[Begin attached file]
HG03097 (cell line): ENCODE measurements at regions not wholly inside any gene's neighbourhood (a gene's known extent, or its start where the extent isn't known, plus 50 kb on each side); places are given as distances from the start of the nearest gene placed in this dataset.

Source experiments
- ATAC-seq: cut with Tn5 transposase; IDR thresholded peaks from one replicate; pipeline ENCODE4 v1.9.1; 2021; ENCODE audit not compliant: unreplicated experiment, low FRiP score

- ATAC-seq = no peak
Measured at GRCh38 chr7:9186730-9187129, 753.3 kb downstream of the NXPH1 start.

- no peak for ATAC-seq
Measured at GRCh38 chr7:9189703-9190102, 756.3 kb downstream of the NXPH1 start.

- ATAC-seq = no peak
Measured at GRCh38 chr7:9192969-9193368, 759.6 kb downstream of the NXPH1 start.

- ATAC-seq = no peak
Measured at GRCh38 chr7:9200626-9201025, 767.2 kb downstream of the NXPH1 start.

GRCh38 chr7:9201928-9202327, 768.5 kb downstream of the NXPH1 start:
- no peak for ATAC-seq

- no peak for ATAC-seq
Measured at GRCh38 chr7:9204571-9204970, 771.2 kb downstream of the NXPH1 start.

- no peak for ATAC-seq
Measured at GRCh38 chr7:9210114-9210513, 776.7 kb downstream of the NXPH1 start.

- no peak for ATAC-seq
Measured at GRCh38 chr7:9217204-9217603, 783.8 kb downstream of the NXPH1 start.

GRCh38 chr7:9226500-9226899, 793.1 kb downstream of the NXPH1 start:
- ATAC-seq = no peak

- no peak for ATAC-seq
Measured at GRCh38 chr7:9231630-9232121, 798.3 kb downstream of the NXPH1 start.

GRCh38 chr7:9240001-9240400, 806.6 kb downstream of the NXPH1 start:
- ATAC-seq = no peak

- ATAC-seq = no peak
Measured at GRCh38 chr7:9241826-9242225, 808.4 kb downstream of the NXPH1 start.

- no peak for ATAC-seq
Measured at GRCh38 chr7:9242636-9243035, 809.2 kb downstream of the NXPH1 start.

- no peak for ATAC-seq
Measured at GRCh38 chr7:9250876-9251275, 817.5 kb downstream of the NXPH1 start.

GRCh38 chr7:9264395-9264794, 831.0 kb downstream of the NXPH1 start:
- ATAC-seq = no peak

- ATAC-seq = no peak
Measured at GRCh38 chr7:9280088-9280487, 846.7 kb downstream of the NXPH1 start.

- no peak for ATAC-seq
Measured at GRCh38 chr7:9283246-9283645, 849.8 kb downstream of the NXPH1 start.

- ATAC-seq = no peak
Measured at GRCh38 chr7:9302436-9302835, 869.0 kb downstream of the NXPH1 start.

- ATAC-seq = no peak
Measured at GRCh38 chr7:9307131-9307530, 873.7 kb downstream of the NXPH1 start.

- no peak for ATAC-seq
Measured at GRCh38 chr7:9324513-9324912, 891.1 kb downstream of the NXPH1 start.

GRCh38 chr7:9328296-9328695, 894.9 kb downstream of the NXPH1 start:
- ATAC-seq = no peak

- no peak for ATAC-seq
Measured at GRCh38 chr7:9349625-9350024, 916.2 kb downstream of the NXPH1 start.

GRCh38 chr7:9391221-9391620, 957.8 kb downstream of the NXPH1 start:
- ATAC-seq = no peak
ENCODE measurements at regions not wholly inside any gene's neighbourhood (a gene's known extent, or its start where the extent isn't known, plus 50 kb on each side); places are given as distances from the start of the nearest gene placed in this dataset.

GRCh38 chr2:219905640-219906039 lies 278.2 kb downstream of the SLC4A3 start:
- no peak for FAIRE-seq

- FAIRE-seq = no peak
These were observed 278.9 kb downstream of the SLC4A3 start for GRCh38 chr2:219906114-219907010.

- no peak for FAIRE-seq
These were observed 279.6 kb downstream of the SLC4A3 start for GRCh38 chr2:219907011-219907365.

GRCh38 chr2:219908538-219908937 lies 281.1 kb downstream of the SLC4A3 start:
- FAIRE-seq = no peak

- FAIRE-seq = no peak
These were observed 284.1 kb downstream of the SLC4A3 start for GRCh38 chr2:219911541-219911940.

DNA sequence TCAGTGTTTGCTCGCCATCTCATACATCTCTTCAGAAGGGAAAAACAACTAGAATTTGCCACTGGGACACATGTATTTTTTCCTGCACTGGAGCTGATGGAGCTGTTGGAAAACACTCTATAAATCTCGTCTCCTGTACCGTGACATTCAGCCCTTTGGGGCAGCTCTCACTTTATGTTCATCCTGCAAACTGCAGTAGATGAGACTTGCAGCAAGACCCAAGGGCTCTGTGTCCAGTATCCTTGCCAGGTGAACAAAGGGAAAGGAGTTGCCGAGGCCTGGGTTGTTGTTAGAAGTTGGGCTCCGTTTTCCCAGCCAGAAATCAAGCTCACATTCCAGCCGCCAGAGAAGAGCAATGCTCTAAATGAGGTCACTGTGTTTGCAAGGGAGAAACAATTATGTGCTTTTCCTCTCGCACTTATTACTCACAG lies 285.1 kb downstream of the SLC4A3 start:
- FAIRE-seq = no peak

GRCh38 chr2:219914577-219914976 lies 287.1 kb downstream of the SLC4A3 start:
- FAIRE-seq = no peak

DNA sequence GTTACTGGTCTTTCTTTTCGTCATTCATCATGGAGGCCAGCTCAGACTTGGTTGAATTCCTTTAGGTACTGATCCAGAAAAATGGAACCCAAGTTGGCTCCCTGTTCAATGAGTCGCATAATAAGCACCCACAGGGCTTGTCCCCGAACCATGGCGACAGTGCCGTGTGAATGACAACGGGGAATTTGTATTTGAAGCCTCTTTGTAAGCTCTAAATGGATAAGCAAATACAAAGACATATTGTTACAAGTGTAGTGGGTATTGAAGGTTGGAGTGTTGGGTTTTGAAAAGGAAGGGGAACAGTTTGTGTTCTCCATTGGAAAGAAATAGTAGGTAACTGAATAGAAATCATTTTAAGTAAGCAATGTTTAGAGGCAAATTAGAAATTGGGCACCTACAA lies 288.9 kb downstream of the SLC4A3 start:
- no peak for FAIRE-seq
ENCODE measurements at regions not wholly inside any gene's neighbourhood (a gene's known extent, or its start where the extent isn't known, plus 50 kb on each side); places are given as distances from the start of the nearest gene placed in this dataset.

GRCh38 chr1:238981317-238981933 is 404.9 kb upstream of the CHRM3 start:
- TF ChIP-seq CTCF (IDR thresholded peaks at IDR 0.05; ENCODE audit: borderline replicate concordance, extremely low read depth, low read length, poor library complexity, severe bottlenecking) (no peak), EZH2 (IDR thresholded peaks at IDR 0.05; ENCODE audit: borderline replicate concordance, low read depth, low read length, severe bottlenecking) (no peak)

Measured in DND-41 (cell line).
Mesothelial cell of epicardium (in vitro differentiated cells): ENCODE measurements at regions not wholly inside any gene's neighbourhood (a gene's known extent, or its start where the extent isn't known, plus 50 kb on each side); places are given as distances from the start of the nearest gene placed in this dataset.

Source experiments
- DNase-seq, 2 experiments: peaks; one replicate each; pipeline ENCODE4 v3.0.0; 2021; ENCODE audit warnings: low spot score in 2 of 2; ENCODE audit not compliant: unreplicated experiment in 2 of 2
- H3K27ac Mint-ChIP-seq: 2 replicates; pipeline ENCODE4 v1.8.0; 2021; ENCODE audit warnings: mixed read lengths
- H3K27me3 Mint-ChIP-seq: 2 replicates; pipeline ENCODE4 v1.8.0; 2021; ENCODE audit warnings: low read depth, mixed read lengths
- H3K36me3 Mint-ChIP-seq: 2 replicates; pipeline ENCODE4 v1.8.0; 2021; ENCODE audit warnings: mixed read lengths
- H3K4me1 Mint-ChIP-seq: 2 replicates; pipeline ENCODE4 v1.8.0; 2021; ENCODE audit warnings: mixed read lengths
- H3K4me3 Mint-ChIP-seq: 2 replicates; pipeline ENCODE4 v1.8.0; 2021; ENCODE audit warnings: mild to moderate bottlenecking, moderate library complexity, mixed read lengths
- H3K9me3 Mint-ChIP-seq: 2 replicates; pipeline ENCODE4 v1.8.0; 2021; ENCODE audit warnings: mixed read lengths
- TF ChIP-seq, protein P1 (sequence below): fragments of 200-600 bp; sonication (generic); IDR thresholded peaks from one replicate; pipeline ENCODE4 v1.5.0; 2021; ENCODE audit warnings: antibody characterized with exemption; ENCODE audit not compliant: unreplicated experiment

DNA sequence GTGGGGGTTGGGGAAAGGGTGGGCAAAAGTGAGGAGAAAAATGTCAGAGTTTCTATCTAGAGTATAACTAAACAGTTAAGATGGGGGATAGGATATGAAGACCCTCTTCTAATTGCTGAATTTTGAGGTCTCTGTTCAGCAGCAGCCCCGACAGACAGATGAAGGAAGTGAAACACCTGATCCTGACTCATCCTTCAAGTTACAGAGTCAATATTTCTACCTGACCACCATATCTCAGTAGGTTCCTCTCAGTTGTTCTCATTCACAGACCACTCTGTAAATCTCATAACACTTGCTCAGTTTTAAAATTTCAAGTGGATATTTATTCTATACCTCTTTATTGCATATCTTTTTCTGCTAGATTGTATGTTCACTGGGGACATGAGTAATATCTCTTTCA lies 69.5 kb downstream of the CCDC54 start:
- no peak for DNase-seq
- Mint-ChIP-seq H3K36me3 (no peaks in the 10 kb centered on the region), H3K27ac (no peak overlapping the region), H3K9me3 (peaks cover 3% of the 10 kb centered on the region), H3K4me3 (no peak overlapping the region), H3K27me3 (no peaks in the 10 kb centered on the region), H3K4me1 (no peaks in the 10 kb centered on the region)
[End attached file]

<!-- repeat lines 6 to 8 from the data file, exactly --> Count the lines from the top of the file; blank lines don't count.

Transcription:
- no peak for ATAC-seq
Measured at GRCh38 chr7:9189703-9190102, 756.3 kb downstream of the NXPH1 start.

- ATAC-seq = no peak